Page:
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Board says yes to selling school land PDF Print E-mail
Community
Written by Bill Schanen IV   
Wednesday, 29 June 2016 18:49

Decision paves way for Port-Saukville district to market 54.5 acres of farmland it has owned on city’s west side since 1969

The Port Washington-Saukville School Board voted unanimously Monday to sell 54.5 acres the district has hung on to for 47 years as a site for a school.

Convinced that with the approval of a $49.4 million school renovation referendum last year the district won’t need a new building in the foreseeable future, the board will seek proposals from real estate brokers, then choose a company to market what is now farmland north of Grand Avenue and east of Highway LL on the City of Port Washington’s west side.

“I think this is a gem of a piece of property for residential development,” Supt. Michael Weber said. “It has really nice, family-friendly developments on three sides of it.”

The land is flanked by subdivisions on three sides — Spinnaker West to the south,  The Woods at White Pine to the west and Lake Ridge to the east — and bordered by farmland to the north. Although ideally located for residential development, it’s a less-than-ideal school site because there is no suitable access to the land for the high volumes of traffic a school generates, officials said. 

The value of the land has yet to be determined, Weber said, but the property could net a significant sum. Under school funding rules, the district can use the proceeds to fund capital improvements or purchase other land without affecting the state aid it receives, Director of Business Services Jim Froemming said.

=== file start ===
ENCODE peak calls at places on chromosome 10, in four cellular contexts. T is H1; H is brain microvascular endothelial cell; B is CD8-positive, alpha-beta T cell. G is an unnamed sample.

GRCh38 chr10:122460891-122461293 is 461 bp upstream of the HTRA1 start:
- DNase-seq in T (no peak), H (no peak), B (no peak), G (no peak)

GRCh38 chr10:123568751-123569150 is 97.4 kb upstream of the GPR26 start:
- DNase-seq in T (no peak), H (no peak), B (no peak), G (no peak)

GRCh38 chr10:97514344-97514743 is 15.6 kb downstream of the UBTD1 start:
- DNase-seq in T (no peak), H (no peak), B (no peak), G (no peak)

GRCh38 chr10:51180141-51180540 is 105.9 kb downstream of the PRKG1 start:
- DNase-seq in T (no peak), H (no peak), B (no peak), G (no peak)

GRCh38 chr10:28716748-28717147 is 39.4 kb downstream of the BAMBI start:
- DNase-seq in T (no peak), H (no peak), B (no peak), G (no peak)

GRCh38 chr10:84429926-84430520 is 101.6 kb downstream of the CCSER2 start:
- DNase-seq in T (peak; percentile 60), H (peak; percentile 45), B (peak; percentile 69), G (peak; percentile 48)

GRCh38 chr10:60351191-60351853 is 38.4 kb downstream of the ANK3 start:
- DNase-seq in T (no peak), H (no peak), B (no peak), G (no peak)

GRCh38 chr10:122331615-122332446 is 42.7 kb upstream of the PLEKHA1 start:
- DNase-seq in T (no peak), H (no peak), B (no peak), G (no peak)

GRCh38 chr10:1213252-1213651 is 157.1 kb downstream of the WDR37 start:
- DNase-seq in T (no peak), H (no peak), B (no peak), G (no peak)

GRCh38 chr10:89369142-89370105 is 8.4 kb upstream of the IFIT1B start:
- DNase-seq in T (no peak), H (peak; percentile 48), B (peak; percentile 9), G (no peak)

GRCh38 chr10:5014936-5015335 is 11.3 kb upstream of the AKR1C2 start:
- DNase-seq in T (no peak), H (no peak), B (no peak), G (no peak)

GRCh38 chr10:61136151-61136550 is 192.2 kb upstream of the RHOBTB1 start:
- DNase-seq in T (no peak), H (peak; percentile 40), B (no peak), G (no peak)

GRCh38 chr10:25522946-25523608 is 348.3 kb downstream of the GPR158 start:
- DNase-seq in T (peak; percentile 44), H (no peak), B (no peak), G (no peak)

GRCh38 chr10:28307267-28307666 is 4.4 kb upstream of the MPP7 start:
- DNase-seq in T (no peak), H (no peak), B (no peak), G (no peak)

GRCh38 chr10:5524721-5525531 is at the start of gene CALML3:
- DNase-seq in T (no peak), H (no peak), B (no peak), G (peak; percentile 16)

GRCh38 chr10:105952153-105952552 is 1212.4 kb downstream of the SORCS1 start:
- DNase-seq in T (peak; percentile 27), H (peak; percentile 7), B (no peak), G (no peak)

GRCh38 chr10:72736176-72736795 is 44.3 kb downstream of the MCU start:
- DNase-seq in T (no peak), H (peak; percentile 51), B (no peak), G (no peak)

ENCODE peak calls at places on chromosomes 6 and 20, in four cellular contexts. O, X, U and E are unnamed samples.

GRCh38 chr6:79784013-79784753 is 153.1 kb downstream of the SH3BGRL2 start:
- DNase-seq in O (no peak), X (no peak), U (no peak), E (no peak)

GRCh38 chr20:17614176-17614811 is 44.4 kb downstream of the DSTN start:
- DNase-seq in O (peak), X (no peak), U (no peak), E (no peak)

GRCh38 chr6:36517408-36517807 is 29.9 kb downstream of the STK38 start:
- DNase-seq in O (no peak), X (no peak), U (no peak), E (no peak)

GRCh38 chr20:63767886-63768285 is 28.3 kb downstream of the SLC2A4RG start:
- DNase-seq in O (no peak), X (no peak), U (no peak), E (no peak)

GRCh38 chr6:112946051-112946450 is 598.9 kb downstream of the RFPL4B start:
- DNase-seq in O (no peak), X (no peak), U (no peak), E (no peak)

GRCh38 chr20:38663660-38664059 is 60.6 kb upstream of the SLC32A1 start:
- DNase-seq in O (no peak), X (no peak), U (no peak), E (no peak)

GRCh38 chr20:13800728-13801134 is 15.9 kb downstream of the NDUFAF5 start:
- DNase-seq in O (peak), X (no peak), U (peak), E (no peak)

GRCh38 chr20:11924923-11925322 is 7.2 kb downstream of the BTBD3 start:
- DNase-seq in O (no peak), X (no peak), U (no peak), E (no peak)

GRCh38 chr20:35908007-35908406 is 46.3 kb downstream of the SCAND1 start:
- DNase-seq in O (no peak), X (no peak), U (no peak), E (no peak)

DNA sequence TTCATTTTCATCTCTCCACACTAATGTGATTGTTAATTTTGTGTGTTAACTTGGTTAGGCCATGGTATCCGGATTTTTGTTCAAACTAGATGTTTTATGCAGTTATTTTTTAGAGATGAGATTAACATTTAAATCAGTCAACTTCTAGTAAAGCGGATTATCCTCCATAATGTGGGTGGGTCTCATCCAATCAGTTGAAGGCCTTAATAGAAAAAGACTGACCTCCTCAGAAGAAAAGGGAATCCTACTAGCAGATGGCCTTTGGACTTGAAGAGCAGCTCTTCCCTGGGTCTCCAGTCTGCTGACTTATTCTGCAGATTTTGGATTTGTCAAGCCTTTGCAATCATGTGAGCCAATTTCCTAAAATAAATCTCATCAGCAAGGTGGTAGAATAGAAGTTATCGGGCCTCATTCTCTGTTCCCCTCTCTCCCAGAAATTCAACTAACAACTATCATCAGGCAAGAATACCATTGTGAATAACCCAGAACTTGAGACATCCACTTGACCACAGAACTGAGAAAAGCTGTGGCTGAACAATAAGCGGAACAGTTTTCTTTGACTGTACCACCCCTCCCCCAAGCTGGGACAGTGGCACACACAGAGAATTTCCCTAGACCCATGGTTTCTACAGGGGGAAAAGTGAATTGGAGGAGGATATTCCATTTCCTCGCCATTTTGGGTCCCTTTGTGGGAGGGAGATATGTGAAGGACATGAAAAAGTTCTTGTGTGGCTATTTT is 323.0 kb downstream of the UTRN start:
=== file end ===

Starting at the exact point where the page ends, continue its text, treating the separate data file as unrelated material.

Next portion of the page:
“We’re going to have the broker work with an appraiser to determine the value of the land and a minimum price for the property,” Weber said. 

The school district purchased the property, which is comprised of two parcels, in January 1969 from Elmer and Myrtle Bley for $149,944, long before the subdivisions around it were developed.

“In (1969), the board dreamed of the future,” Froemming said last month. “The question is, does this property have a future in the school district today?”

The answer, school officials said, is no.

The district’s most pressing facility needs will be addressed by the referendum work, which includes a $45.6 million Port Washington High School project and a $3.8 million addition to Dunwiddie Elementary School. Even when the board broached the idea of building a high school on a new site, the land the district already owned wasn’t considered because it is too small by contemporary high school standards.

“It might be big enough for a middle school, but we don’t need a middle school,” Weber said. 

The land could also accommodate an elementary school, but the Dunwiddie project will address space needs in the primary grades. In addition, each of the three elementary schools have space to expand if needed in the future. 

Selling the property could benefit the district in several ways, school officials said. In addition to generating money for capital improvements, the sale will likely result in a residential development that will attract families to Port Washington and boost school enrollment.

“The school district has had this property since 1969, so the board wanted to take its time and make sure this was done right,” Weber said. “The big step was making the decision to sell the land. Now that that’s been done, I think the board will move fairly quickly.”

 
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